I'd like to discuss both points in more depth, and explain why I think these approaches to Zizek's work help in understanding the fervency of his ethical mission.
The philosophy blogosphere (to the extent that such a thing exists) blew up this week after Noam Chomsky opened a can of whoop-butt on Slavoj Zizek, Jacques Lacan and Jacques Derrida. The American philosopher characterized the three European celebrities as posturing phonies who inspire cultish devotion even though their theories cannot be boiled down to meaningful principles. Zizek, the only living representative of Chomsky's three targets, responded by chiding Chomsky for supporting Cambodia's genocidal Khmer Rouge in the late 1970s -- a confusingly musty response, since even a brilliant philosopher ought to be allowed to make one mistake every forty years or so.
Still, a little feud between superstar left-wing philosophers is always fun, and I was able to observe with amused interest because I tend to look kindly on both Chomsky and Zizek (as well as on Derrida and Lacan). Chomsky is on strong ground when he slams these Europeans for being incomprehensible, since he himself has been consistent and intelligible (if sometimes insufficiently charismatic) during his entire long career. But I'm sure that Zizek does not merely engage in "empty posturing". I have myself been able to gain value from reading Zizek's essays and books, even though he tends to meander exhaustingly and dazzle disconnectedly.
Nationalism feels so natural to us -- to all of us, during this age on planet Earth -- that we barely question it. We could solve a few problems by questioning the basic concept of nationalism itself.
Virulent public arguments over immigration reform are currently taking place in the United States of America (a controversial bill may become law this week). Immigration reform has many facets; it involves taxation, employment, ethnicity, health care, education, voting patterns. But with all the talk that's flying around, nobody on either the liberal or conservative side ever acknowledges that the concept of immigration rests upon the more basic concept of nationalism, and that nationalism itself is not a necessary or historically deep-rooted political reality.
In fact, nationalism is a relatively recent phenomenon on planet Earth. Historians agree that nationalism began with the American Revolution, French Revolution and Napoleonic Wars. It gradually came to dominate Europe and the Americas, and spread to Asia and Africa in the 20th Century. Earlier, Wikipedia says:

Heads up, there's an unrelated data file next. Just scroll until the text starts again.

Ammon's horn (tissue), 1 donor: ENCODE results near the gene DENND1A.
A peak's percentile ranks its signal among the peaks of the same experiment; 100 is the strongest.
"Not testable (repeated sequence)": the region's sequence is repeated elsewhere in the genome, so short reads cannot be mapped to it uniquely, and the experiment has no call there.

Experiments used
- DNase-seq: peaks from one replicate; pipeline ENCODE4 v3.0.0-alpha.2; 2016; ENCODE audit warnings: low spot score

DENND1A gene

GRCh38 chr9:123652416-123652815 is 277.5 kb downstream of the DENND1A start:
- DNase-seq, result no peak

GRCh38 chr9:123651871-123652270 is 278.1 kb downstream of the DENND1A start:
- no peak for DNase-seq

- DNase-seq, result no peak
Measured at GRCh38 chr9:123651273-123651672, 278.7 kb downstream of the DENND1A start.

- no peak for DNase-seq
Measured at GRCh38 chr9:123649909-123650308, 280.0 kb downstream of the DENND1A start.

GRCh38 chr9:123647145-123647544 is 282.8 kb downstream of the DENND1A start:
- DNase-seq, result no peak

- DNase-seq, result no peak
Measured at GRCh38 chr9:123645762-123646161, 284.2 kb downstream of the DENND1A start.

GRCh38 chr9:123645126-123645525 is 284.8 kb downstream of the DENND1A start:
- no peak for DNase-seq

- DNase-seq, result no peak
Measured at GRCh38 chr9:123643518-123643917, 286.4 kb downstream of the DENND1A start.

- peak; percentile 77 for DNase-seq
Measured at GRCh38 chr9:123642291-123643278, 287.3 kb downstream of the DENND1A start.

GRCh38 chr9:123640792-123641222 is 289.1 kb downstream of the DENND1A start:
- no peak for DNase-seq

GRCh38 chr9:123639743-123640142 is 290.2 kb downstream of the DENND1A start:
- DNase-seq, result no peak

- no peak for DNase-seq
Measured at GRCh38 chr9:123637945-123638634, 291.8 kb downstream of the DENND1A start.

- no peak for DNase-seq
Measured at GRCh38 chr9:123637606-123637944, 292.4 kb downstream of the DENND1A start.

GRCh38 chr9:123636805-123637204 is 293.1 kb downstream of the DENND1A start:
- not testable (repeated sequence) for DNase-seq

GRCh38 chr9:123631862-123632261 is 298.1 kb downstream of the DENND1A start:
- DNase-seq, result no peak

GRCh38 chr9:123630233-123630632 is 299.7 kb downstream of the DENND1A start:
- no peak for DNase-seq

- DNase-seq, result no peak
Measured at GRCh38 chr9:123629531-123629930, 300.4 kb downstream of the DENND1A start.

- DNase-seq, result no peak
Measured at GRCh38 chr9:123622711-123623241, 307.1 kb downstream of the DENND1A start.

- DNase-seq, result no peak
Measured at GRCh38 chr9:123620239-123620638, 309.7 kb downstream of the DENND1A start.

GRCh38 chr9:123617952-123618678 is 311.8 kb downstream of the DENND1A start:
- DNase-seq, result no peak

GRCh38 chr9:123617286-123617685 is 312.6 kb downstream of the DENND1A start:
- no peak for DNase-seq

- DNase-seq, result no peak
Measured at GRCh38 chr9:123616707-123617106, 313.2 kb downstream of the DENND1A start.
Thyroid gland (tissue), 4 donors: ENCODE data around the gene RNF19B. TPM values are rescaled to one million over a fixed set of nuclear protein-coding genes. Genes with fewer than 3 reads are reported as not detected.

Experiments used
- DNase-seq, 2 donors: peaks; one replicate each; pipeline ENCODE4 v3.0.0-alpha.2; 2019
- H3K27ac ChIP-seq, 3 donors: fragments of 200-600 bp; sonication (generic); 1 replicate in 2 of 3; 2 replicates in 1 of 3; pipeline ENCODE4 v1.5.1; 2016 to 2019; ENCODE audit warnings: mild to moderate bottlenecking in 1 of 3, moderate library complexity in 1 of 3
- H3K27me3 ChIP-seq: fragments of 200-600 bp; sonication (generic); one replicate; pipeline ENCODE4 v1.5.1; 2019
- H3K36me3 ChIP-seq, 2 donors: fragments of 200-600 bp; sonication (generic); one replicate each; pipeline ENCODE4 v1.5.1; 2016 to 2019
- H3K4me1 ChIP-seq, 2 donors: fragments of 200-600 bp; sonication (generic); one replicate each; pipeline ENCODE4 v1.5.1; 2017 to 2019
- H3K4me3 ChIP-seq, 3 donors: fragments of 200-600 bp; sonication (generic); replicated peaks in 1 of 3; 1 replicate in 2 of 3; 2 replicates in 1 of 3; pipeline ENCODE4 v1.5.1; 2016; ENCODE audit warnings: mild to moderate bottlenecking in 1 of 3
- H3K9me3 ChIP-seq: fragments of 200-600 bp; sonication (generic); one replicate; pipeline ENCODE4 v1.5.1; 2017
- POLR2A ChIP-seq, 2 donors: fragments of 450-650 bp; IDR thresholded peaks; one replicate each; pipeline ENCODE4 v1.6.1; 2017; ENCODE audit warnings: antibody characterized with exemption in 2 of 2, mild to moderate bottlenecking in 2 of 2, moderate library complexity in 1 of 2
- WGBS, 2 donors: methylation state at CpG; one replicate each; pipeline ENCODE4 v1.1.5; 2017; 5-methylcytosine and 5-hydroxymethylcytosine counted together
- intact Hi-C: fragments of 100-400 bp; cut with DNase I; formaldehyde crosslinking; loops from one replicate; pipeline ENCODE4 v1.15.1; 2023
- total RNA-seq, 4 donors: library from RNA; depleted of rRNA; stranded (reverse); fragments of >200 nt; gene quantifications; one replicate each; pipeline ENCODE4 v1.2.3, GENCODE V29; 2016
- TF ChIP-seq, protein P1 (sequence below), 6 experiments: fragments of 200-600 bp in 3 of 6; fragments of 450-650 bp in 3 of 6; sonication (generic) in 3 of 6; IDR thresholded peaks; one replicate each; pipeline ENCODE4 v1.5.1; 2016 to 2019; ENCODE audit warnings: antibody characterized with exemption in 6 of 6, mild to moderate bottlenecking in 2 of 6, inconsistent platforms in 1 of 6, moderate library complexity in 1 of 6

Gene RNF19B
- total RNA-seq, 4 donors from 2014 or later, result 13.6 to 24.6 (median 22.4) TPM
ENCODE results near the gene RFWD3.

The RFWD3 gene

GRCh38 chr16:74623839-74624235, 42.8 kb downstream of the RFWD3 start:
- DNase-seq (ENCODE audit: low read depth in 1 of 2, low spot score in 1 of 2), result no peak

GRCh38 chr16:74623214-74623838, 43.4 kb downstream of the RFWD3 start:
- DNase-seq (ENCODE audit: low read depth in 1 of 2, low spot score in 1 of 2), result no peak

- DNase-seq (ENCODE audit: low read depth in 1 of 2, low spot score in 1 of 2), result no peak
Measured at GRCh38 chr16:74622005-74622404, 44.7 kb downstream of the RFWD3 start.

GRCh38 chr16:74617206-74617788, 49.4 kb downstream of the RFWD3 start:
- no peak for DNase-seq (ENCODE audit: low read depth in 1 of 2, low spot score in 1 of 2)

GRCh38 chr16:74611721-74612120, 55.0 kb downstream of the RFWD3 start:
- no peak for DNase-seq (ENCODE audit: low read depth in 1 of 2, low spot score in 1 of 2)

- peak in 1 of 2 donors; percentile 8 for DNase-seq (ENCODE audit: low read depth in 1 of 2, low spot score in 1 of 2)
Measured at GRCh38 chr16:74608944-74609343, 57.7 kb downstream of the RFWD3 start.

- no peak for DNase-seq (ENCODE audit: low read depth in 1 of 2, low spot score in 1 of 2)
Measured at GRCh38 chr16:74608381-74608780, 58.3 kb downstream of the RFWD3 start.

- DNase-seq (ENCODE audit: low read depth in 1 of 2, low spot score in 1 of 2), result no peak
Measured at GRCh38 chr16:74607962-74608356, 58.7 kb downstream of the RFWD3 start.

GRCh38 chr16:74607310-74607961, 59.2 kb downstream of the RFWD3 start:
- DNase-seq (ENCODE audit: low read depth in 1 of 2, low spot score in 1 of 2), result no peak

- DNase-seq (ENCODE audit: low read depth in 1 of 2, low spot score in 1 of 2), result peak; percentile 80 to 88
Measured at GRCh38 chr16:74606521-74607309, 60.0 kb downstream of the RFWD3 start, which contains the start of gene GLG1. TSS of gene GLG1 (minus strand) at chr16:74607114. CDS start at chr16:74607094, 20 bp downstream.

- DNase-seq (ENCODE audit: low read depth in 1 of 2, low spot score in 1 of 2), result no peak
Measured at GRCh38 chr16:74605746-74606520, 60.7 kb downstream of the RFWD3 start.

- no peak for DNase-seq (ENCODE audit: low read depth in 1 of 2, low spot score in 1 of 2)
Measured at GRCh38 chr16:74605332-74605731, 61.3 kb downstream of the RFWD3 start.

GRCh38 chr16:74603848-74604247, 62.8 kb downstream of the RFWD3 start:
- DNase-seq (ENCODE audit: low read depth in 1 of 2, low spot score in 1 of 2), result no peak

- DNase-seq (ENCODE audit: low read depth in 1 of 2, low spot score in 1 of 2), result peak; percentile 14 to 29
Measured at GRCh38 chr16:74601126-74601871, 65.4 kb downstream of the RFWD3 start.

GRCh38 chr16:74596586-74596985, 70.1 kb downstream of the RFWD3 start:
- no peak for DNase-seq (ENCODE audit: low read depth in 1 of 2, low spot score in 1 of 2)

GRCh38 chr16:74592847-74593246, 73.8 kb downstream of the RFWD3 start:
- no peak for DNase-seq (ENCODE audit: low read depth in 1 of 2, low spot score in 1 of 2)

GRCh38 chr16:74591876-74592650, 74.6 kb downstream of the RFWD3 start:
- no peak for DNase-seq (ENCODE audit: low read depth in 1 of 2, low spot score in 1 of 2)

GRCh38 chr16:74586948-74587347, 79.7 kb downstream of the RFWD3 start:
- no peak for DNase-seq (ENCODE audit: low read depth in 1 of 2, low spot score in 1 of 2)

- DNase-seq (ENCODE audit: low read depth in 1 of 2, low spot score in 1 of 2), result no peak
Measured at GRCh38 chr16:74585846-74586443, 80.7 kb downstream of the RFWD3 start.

In Europe before the development of nationalism, people were generally loyal to a religion or to a particular leader rather than to their nation.
(A few weeks ago, guest blogger Tim Hawken wrote about Immanuel Kant's aesthetic theory. Here's his second Philosophy Weekend piece, on a related subject. Hawken lives in Australia and is the author of 'I Am Satan' and 'Hellbound'.)
You arrive at a contemporary art show with a friend. Excited about the new and interesting things you’ll see, you hurry toward the entry. Out in front there's a stunning installation. It’s a car with pummelled-in sides. Red and white paint is flaking off the doors to reveal rusted panels underneath. The bonnet, however, is flawless blue. The sheen of the paint almost glows with newness. Standing, admiring the work, you say to your friend that perhaps it’s a commentary on America’s motor industry: embattled, but still turning out quality work. The featured artist for the evening emerges from the front door. You’re about to praise his vision, when he smiles sheepishly, indicating the car, “perhaps if I sell some pieces tonight, I’ll be able to fix it up a bit more. It’s still just a heap of junk right now. I’d better get it out of the way before anyone else arrives.” Taking his keys out of his pocket, he jumps in, struggles to start it and rumbles off to the car park.
Embarrassed, you look down to your feet. So, that wasn’t art? Just a few moments ago you were sure it was brilliant. Does it stop being art now that the ‘artist’ called it junk? Or is it still art because you made it so in your mind? Your friend shakes her head at you and walks inside. The question you want to yell after her chokes on your tongue: What makes art, ‘art’ anyway?